Steven Samuels Is Fenway’s Man with the Golden Charm

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steven samuels

The view’s just dandy from the Van Ness, Samuels’s third major Fenway project. Photo by Bob O’Connor.

It’s a white-hot august morning and Steven Samuels and I are dodging the sun in the courtyard of his new Verb Hotel, on Boylston Street. It feels very Hollywood, as this low-slung, ’50s-modern edifice sparkles from reflections off the backyard-size pool. Samuels looks every bit the middle-aged movie mogul in his Varvatos taupe polo shirt, collar spread wide. Something you’d see on Sinatra or Dino, tucked into high-waisted, triple-pleated slacks. His hair does a single smooth wave off his high, lineless forehead. Call it L.A. Casual East. A few steps away, his 10-year-old daughter lounges listlessly like a jaded star, occasionally interrupting us to announce that she’s bored or that Mom’s on the phone or to remind him that they still don’t know who they’re taking to the One Direction concert.

That we’re standing here, at street level, squinting into each other’s sunglasses, shouting over rock tunes piping in from the Verb’s outdoor sound system, defies all real estate logic. By the laws of urban development, we should be at least 10 stories up, gawking at the view—looking directly into Fenway Park—from some carpeted and air-conditioned hotel conference room.

Because chances are this squat, low-bed-count boutique hotel—close enough to the ballpark that a minor league hitter could lob one over the wall right onto the infield from the valet lane—isn’t making a dime.

That’s not anything Samuels needs to worry about right now—he owns half the neighborhood. Just as he’d hoped, the Verb has been glowingly written up in the Globe and the Wall Street Journal as a tribute to the area’s rock ’n’ roll roots, with every detail of the interior reflecting a glamorized version of a Fenway neighborhood that never really was. There are enshrined pieces of the Rathskeller (that demolished Kenmore dive where Boston’s punks discovered sonic distortion and Colombian coke), as well as ephemera from WBCN (the radio station that broadcast the soundtrack of Boston’s counterculture). Every room sports reproductions of the late Boston Phoenix’s lefty sloganeering; a rack of LPs in the lobby can be played on the accompanying Realistic turntable; and Fiji water–filled fridges are disguised as Marshall amps.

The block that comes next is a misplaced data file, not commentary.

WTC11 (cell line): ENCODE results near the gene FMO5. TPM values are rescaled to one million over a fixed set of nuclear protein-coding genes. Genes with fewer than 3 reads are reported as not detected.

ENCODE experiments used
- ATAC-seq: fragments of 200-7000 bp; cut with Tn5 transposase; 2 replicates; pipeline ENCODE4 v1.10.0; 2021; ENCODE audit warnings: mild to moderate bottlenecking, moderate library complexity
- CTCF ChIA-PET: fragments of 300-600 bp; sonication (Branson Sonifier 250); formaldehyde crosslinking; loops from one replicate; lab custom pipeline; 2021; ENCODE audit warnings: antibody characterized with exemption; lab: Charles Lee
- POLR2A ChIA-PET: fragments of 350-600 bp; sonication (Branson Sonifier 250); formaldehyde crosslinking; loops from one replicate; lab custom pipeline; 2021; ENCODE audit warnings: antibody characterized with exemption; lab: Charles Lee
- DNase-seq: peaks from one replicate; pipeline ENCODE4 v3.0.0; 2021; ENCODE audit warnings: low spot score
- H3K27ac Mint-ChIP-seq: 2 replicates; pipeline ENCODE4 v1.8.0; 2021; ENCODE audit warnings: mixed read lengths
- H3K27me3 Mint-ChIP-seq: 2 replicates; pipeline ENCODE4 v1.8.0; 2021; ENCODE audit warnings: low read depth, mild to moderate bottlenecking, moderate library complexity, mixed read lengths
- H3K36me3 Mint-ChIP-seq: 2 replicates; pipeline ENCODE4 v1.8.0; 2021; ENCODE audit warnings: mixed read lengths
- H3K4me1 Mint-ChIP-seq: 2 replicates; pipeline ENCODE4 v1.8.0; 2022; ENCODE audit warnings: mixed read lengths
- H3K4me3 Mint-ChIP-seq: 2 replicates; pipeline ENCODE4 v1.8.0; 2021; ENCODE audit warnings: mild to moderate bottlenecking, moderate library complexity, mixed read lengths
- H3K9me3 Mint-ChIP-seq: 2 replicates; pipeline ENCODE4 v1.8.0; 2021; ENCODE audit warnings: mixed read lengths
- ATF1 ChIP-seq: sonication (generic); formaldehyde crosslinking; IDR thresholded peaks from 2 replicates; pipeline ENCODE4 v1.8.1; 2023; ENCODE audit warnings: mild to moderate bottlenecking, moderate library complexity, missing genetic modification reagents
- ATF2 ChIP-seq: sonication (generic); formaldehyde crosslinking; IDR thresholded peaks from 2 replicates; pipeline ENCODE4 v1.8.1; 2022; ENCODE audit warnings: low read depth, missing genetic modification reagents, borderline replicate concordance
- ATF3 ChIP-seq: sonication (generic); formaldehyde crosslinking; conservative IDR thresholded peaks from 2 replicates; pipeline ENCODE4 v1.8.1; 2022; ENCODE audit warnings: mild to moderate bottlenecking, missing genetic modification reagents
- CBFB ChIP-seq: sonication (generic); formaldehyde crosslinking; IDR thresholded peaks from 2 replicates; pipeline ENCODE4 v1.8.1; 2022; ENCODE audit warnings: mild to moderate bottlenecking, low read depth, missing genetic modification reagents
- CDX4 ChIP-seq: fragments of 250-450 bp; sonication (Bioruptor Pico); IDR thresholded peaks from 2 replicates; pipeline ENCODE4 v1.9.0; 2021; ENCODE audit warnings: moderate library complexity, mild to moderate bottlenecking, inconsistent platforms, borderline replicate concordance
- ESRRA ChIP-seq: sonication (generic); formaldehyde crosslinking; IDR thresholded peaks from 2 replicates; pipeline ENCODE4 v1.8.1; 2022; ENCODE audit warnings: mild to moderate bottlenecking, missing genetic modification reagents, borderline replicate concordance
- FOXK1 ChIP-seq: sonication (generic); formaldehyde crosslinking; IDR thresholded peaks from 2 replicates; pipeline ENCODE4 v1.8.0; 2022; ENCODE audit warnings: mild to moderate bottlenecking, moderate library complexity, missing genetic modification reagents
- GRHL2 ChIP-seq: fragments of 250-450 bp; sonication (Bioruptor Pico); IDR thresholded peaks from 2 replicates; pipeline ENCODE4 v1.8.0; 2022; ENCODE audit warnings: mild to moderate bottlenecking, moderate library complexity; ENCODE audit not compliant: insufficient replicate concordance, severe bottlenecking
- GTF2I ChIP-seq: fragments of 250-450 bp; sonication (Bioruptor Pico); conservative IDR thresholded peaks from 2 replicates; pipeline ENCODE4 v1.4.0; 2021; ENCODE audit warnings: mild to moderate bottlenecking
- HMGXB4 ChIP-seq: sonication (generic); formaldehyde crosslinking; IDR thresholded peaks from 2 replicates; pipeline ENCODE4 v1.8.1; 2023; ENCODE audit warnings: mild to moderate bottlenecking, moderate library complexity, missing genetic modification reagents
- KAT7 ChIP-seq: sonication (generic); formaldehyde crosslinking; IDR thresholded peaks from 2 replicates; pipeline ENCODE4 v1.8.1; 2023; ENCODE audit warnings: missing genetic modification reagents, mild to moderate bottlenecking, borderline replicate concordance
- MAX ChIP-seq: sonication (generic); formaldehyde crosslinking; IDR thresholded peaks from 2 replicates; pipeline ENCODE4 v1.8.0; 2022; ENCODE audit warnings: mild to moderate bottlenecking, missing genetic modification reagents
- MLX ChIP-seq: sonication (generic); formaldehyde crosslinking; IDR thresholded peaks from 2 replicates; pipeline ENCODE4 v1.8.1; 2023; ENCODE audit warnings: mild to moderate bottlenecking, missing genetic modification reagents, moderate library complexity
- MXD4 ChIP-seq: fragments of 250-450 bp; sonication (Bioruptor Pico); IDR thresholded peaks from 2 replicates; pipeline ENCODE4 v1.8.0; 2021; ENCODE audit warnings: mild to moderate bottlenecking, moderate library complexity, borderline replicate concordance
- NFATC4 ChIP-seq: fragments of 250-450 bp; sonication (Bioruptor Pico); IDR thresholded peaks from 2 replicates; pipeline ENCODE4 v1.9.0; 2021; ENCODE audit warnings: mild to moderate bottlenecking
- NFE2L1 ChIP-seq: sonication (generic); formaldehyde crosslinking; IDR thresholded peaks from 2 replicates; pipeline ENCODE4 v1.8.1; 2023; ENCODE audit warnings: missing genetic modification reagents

From a jaundiced standpoint, the Verb stands as a highly stylized symbol of an invented Fenway—a stage set, a prop, part of an elaborate marketing plan designed to sell us on an entirely new neighborhood sprung from what has been, for half a century, a wasteland of parking lots, gas stations, and tire stores.

But the Verb and the new Fenway also tell a story about how to amass power in the most elegant of ways. Since acquiring his first Fenway properties more than 14 years ago, Samuels has united the neighborhood’s middle-class residents with top-tier financiers and the city’s notoriously fickle bureaucracy to arrive at a workable vision of what this dump of a place could become.

At the center of the tale is Samuels himself, a quiet multimillionaire who rarely speaks publicly, shuns the spotlight—and has charmed his way into a massive, 18.4-acre kingdom of prime mixed-use property in the heart of the city. No other developer in recent memory has come into Boston quite like this, taking over such a huge landmass in such a short time, utterly transforming a neighborhood so close to downtown into something completely unrecognizable. How Samuels did it involves money, ambition, patience, and, quite frankly, alchemy.

Already, the tent posts of Fenway’s revival are on display. At 180 Brookline Avenue, there’s a million-square-foot development called Fenway Triangle Trilogy housing 405 luxury apartments, restaurants like Tiffani Faison’s barbecue joint Sweet Cheeks, and retail including a West Elm and a Starbucks. Across the street, another Samuels development called Van Ness is under construction: It takes up an entire city block, anchored by an enormous CityTarget. It also has residences and 237,000 square feet of new office space—a six-story slice, four stories up, creates a sliver of landscape that will divide the glassy housing tower from the glassy office tower. Around the corner is his hulking 952,000-square-foot Landmark Center, with a movie theater, restaurants, and more office space. Samuels is installing a Wegmans on the ground floor, à la Chelsea Market, and adding three new 10- to 12-story apartment buildings—500,000 square feet of new build that will overlook a verdant rooftop park.